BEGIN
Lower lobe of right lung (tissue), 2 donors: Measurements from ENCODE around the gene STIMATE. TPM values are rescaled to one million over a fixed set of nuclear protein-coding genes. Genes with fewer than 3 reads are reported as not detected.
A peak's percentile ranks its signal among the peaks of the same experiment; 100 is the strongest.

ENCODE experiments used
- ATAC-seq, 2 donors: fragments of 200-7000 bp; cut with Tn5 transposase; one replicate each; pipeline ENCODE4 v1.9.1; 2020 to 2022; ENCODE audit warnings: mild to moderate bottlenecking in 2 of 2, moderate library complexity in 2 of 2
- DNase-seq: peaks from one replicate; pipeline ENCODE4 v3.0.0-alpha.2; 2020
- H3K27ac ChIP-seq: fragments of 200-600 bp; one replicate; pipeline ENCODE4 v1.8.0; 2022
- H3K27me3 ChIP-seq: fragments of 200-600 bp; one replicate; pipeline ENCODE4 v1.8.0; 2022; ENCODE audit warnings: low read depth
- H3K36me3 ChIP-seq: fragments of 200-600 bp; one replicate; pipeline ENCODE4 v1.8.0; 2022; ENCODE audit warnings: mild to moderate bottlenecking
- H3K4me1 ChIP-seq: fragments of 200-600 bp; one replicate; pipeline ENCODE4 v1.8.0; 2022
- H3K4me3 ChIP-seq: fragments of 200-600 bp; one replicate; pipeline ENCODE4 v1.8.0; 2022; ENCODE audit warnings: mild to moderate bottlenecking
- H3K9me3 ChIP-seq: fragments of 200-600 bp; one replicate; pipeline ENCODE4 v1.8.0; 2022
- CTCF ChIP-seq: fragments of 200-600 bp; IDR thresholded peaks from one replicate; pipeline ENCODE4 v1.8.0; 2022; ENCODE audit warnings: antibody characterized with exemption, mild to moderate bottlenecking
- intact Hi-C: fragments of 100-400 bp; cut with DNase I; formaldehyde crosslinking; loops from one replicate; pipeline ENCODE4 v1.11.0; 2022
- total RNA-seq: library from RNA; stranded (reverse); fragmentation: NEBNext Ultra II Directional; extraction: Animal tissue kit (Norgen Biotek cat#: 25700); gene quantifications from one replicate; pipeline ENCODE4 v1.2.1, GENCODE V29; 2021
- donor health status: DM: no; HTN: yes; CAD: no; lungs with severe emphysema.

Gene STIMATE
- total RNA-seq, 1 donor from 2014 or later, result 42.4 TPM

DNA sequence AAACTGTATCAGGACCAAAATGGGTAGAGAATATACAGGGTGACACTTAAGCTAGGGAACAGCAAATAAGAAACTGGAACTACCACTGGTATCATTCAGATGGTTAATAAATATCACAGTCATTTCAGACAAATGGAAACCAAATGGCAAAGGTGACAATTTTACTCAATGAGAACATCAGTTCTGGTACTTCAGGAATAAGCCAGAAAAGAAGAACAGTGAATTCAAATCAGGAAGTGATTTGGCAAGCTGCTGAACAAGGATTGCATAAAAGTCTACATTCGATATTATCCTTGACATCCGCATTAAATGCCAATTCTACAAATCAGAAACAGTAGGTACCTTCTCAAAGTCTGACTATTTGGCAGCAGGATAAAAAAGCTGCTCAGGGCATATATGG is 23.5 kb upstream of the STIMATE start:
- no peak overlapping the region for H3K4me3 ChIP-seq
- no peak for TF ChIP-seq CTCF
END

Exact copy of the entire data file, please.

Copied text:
Lower lobe of right lung (tissue), 2 donors: Measurements from ENCODE around the gene STIMATE. TPM values are rescaled to one million over a fixed set of nuclear protein-coding genes. Genes with fewer than 3 reads are reported as not detected.
A peak's percentile ranks its signal among the peaks of the same experiment; 100 is the strongest.

ENCODE experiments used
- ATAC-seq, 2 donors: fragments of 200-7000 bp; cut with Tn5 transposase; one replicate each; pipeline ENCODE4 v1.9.1; 2020 to 2022; ENCODE audit warnings: mild to moderate bottlenecking in 2 of 2, moderate library complexity in 2 of 2
- DNase-seq: peaks from one replicate; pipeline ENCODE4 v3.0.0-alpha.2; 2020
- H3K27ac ChIP-seq: fragments of 200-600 bp; one replicate; pipeline ENCODE4 v1.8.0; 2022
- H3K27me3 ChIP-seq: fragments of 200-600 bp; one replicate; pipeline ENCODE4 v1.8.0; 2022; ENCODE audit warnings: low read depth
- H3K36me3 ChIP-seq: fragments of 200-600 bp; one replicate; pipeline ENCODE4 v1.8.0; 2022; ENCODE audit warnings: mild to moderate bottlenecking
- H3K4me1 ChIP-seq: fragments of 200-600 bp; one replicate; pipeline ENCODE4 v1.8.0; 2022
- H3K4me3 ChIP-seq: fragments of 200-600 bp; one replicate; pipeline ENCODE4 v1.8.0; 2022; ENCODE audit warnings: mild to moderate bottlenecking
- H3K9me3 ChIP-seq: fragments of 200-600 bp; one replicate; pipeline ENCODE4 v1.8.0; 2022
- CTCF ChIP-seq: fragments of 200-600 bp; IDR thresholded peaks from one replicate; pipeline ENCODE4 v1.8.0; 2022; ENCODE audit warnings: antibody characterized with exemption, mild to moderate bottlenecking
- intact Hi-C: fragments of 100-400 bp; cut with DNase I; formaldehyde crosslinking; loops from one replicate; pipeline ENCODE4 v1.11.0; 2022
- total RNA-seq: library from RNA; stranded (reverse); fragmentation: NEBNext Ultra II Directional; extraction: Animal tissue kit (Norgen Biotek cat#: 25700); gene quantifications from one replicate; pipeline ENCODE4 v1.2.1, GENCODE V29; 2021
- donor health status: DM: no; HTN: yes; CAD: no; lungs with severe emphysema.

Gene STIMATE
- total RNA-seq, 1 donor from 2014 or later, result 42.4 TPM

DNA sequence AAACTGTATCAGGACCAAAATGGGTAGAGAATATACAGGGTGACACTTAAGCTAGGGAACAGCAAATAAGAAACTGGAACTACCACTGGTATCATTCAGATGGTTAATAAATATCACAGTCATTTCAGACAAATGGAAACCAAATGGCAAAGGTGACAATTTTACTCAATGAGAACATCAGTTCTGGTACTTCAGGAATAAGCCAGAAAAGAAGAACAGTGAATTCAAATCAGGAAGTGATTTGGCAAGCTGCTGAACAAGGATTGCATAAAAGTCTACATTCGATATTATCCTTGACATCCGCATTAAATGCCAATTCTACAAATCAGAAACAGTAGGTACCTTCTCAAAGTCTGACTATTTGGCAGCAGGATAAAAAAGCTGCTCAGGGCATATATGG is 23.5 kb upstream of the STIMATE start:
- no peak overlapping the region for H3K4me3 ChIP-seq
- no peak for TF ChIP-seq CTCF